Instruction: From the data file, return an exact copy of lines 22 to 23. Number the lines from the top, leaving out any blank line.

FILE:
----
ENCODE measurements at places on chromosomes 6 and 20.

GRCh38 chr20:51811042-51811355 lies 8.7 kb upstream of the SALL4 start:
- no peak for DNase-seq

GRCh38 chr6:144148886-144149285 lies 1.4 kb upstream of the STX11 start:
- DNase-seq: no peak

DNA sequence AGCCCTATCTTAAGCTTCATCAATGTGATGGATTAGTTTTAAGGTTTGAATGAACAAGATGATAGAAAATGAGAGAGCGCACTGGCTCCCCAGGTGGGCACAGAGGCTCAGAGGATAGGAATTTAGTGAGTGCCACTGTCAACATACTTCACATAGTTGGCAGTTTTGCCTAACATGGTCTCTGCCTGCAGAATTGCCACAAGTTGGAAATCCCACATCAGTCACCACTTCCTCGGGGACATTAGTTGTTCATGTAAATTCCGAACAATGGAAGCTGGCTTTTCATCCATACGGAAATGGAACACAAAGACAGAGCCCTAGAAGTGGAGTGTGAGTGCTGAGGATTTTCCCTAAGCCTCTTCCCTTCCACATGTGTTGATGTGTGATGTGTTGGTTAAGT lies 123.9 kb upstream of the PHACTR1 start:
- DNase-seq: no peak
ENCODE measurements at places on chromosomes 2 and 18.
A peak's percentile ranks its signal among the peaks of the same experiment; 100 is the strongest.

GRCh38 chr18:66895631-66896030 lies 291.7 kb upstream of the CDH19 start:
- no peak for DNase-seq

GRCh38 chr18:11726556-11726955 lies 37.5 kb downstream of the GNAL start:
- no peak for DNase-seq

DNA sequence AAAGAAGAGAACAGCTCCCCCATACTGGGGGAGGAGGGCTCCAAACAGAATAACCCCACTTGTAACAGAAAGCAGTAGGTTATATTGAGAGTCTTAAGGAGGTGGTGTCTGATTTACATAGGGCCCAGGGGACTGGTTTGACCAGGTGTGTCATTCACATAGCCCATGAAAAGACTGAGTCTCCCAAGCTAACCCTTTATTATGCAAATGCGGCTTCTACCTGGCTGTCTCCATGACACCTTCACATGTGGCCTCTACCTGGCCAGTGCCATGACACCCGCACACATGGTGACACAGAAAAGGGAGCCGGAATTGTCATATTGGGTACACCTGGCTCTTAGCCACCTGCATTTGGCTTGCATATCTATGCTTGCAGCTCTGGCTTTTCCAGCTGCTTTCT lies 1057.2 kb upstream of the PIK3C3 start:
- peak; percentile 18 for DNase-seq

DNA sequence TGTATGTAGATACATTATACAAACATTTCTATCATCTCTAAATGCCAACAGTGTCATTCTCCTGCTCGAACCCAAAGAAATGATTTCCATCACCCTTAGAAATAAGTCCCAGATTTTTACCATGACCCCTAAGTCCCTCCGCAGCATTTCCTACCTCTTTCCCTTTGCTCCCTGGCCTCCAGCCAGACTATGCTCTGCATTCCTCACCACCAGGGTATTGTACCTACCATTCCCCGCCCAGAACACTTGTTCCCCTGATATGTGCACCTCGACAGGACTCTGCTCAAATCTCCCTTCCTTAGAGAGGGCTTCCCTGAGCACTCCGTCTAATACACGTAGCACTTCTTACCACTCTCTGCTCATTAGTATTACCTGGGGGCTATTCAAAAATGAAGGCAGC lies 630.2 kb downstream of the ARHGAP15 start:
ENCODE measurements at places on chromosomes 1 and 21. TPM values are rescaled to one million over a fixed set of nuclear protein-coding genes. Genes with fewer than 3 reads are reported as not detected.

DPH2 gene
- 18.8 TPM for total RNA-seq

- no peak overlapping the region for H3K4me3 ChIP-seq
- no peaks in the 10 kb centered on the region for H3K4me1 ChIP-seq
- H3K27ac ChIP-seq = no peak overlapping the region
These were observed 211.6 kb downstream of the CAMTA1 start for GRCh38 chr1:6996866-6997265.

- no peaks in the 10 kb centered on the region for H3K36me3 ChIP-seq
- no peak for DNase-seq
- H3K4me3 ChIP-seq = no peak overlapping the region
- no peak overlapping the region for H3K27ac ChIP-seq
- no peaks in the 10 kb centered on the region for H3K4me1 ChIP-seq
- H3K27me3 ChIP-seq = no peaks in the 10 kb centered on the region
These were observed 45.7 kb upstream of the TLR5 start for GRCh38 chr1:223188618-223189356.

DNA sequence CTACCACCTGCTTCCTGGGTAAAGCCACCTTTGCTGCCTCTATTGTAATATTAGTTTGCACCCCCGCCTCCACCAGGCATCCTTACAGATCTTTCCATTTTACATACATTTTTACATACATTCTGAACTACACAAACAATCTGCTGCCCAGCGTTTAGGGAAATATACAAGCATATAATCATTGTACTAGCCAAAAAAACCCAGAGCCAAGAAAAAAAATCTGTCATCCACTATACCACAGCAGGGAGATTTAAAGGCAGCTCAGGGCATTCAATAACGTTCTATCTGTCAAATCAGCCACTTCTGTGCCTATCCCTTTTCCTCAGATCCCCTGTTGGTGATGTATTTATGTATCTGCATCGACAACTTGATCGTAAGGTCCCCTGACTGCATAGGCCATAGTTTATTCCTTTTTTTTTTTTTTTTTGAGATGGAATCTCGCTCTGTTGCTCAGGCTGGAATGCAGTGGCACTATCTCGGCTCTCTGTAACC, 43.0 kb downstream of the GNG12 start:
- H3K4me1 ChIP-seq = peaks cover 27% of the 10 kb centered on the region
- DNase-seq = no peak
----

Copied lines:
- H3K27ac ChIP-seq = no peak overlapping the region
These were observed 211.6 kb downstream of the CAMTA1 start for GRCh38 chr1:6996866-6997265.